Action of 8 May 1744

Action of 8 May 1744
Part of the War of the Austrian Succession
An illustration of the battle by Ambroise Louis Garneray
Date8 May 1744
Result French victory[2]
Kingdom of France France  Great Britain
Commanders and leaders
Hubert de Brienne
Étienne Perier
Thomas Watson  
2 ships of the line
1 frigate
1 ship of the line
Casualties and losses
Unknown 1 ship of the line captured

The action of 8 May 1744[a] was a minor naval engagement of the War of the Austrian Succession in which two French ships of the line, the 60-gun Content, and the 64-gun Mars, captured the British 70-gun HMS Northumberland after a desperate action lasting four hours.[1] Northumberland's captain, Thomas Watson, and her second lieutenant were among those killed.[2]


On 8 May, Vice-Admiral Sir Charles Hardy's squadron cruising off Berlengas discovered a sail to the north, and the Northumberland was ordered to chase in that direction.[3] The enemy sail was made out by the Northumberland to be a French ship of the line, and was found to be accompanied by two other ships; a 60-gun vessel and a frigate.[4]

Instead of signalling the force of the ships in sight to the vice-admiral, Watson continued standing towards them under full sail, and was soon out of sight of his own fleet.[4] The French ships were much separated;[3] and at 5 pm Northumberland caught up with the stern most, which proved to be the Mars. Mars opened fire upon the Northumberland, which was immediately returned with vigour. But Captain Watson, whose bravery must ever be considered to have ranked higher than his discretion, instead of continuing to engage the Mars, pushed on and endeavoured to close the Content also; maintaining all the time, a running action with the Mars.[4]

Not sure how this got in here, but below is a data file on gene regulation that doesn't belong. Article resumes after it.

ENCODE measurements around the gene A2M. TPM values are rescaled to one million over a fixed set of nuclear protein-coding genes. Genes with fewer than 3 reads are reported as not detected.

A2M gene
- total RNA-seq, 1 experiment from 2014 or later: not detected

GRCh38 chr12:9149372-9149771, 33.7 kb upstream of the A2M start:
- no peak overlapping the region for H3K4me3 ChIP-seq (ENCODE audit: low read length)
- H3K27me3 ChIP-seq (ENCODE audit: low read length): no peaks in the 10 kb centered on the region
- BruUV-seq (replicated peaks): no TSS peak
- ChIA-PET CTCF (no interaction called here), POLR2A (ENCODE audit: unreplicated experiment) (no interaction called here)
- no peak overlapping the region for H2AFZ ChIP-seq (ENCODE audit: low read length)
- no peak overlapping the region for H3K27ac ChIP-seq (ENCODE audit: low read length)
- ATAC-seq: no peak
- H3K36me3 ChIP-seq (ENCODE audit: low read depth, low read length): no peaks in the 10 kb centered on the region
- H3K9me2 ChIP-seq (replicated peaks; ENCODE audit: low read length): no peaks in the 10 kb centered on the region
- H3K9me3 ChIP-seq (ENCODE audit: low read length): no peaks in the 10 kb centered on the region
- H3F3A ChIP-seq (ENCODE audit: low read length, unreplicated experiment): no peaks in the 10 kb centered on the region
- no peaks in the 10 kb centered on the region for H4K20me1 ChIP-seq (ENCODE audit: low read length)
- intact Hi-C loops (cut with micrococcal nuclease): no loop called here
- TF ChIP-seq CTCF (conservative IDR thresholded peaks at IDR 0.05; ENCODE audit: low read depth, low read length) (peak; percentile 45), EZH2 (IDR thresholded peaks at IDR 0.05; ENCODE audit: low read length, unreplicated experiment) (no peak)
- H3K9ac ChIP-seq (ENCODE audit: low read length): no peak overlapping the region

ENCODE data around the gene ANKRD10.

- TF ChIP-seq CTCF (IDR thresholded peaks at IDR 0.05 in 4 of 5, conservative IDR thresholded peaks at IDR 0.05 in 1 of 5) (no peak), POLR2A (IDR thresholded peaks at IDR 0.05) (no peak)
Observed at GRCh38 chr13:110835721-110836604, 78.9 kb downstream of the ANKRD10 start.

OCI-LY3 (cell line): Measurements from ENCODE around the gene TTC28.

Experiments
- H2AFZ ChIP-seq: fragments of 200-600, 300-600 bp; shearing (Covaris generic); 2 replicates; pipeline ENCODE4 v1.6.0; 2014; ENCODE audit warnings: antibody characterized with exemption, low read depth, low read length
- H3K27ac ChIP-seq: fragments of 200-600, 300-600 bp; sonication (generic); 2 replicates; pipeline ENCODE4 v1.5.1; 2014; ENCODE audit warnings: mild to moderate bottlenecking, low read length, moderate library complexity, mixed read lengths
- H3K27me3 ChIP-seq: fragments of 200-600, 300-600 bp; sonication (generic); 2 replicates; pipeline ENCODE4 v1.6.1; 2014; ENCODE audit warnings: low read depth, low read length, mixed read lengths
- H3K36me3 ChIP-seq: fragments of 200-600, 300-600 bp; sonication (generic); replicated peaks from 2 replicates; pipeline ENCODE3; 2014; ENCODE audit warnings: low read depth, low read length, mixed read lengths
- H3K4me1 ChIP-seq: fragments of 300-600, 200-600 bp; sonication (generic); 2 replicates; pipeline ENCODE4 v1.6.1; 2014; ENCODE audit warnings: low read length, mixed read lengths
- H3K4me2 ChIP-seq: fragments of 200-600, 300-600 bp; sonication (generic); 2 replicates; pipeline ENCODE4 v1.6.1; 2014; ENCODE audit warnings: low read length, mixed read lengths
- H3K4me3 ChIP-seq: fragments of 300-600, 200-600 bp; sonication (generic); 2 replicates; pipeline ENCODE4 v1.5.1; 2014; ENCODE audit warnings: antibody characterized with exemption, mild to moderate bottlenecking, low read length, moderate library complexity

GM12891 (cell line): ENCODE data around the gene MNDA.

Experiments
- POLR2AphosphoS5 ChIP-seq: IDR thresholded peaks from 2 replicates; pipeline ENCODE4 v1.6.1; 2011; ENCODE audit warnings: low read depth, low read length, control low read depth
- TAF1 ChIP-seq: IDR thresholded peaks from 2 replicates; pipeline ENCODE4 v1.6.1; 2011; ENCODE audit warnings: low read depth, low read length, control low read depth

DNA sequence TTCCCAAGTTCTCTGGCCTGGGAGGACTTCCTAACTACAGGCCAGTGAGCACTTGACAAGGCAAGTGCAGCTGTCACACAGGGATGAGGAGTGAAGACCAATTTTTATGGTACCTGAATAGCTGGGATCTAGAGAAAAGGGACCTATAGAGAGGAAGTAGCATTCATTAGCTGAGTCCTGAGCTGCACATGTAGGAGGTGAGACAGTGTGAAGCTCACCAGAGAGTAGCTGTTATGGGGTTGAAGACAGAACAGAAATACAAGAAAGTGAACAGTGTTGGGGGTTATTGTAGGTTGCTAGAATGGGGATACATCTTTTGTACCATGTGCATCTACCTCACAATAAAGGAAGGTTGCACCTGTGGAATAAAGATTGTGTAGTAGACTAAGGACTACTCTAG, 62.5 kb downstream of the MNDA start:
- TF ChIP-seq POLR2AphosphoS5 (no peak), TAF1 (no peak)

When the French ship Content approached, a most furious battle took place. After nine hours of fighting by the Northumberland was rendered wholly unmanageable, and having had her wheel knocked to pieces, the ship flew up into the wind. At the same time Captain Watson was mortally wounded; and the master of the ship, who was later court-martialled, struck the British colours.[4][3]


  1. ^ Because Britain still used the Julian calendar at the time, British sources date the engagement to 8 May; French sources, using the Gregorian calendar, date the same engagement to 19 May.
  1. ^ a b Dupont/Taillemite, p. 79.
  2. ^ a b Troude, p. 299.
  3. ^ a b c Allen, p. 143.
  4. ^ a b c d Guérin, p. 258.


  • (in French) Maurice Dupont, Étienne Taillemite. Les guerres navales françaises: du Moyen Age à la guerre du Golfe.
  • (in French) Léon Guérin. Histoire maritime de France:contenant l'histoire des provinces et villes maritimes, des combats de mer depuis la fondation de Marseille, 600 ans avant J.-C., de la flibuste, des navigations, voyages autour du monde, naufrages, célèbres, découvertes, colonisations, de la marine en général, avant, pendant et depuis le règne de Louis XIV jusqu'à l'année 1850, Vol. IV
  • (in French) O. Troude. Batailles navales de la France, Vol. I
  • Joseph Allen. (1872) Battles of the British Navy: from A.D. 1000 to 1840. Bell & Daldy Publishing. ASIN B00087UD9S